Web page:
Update

Just spotted it:

Thaksin kids flying to see his father

It’s from the Nation’s blog chief “Thaksin is dead” conspirator. No date but Piset claims it was yesterday, April 29 at 10 AM.

Random thoughts

Can’t find enough time to write a full size entry on any particular one, even though they all deserve proper attention.

So here it goes, in no particular order.

Thaksin’s new pix from his facebook:

Montenegro flag

This is Montenegrin flag. Pic dated Monday 26 but uploaded on Wednesday 28. Facebook link

And the latest one:

In Russia

Facebook link.

This is in Russia, judging by cyrillic on the sign. Someone noted that the shade is missing, I’m not convinced, though, not as clear cut case as with temple in Seychelles. If you didn’t see it, here is the thumbnail for “now you see him, now you don’t” trick.

Now you see him, not you don't

Temple in Seychelles

We are talking about officially released photo on Thaksin’s own facebook page.

Gives some weight to the theory that Thaksin is in fact in coma in Brunei. Abhisit thought he could sit it out but, as Thaksin refuses to die, his camp needs to release some pix and videos, delaying breaking the news to his faithful.

A temple in Chiang Mai associated with his family is, reportedly, has been contracted to hold a fake funeral ceremony, the idea being that after a fake funeral the karma would be cleared and there’d be no need to hold a real one. Gosh, makes him more difficult to kill than Lord Valdemort with his seven Horcruxes.

Suppose Thaksin really died, what would the impact be on the current crisis?

Change in ideology and demands is unlikely but the players behind the protest would certainly need to readjust their strategies, preparing for post Thaksin Thailand.

Would they call the dogs off? Possibly, but not guaranteed. It would depend on how secure they feel without the full scale revolution. As for rank and file proxies in politics, they’d need to reassess their ability to get elected on their own and whether backing the revolution would serve them any good. There is probably a hundred of those in parliament now.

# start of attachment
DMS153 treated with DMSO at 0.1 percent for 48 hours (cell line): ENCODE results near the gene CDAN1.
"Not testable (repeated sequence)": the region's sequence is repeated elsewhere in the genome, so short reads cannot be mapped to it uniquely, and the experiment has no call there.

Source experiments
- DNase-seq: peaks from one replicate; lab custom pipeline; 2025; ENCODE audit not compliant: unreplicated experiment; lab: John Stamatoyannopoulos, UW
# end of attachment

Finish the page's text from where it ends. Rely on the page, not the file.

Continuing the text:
That brings me to another thought – has the red movement outgrown Thaksin. Everybody says it is so, even Nation’s Thanong in his blog.

Well, what does it really mean, “outgrown”? Are they able to fight on their own, without his input? Yes, it appears to be so, there are several layers of command between him and the people by the red stage and they’ve got enough battery power left to continue for a while.

On the other hand, he is undeniably has been their main source of inspiration, and don’t forget that reds on the street is only one part of his movement, other parts and especially the leaders have been a lot more connected to Thaksin than the folks on the ground. Who knows what they would do without him.

Right now they are clearly winging it, they had no idea whatsoever that their protest would last this long and degenerate into open calls for civil war. You could say they have been successful so far but at a cost of losing all democratic legitimacy – the only way they can win is total overthrow of the state with arrest warrants against them nullified in the process. They can’t hope for bail anymore – most of them are already on bail for the last Songkran riots, it’s either jail or victory.

Would Abhisit promise them amnesty if they surrender? Possibly for some of them but people like Arisman and Kwanchai can forget about it.

Or would they force Abhisit to resign and have him begging for amnesty? They’d like that but they need a really big massacre for that to happen, and a clear proof that Abhisit gave the order to kill, otherwise it would be viewed as the army or police screw up rather than political responsibility, just as it happened after April 10.

Anyway, back to red rally size – have they outgrown Thaksin in any other sense?

From Thaksin’s point of view they are still doing exactly what he needs. Of course it’s a lot of mayhem and destruction to serve just one man, but, whichever way you look at it, it’s the only way to get him what he wants. Without overthrowing the state he can’t hope to get neither the money nor lost status and prestige nor avoid jail.

All he needs is to make sure reds are not deviating from this course. He can’t allow them to give up and enter the constitutional process. Have they outgrown him if they are still playing to his tune?

Just think about it – civil war is not in their interests at all. Even if they win, at a great cost to themselves and to the country, they’d still have to make a deal with their enemies – generals, ammarts, elites, yellows, multi-color, Democrats, middle classes – they are not going to go away, reds will still have to share the country with them one way or another.

Despite wide held delusions Thailand is not Burma, it’s insane to go through civil war because reds can’t wait a year and a half for the next election campaign which they believe they’d bag easily anyway.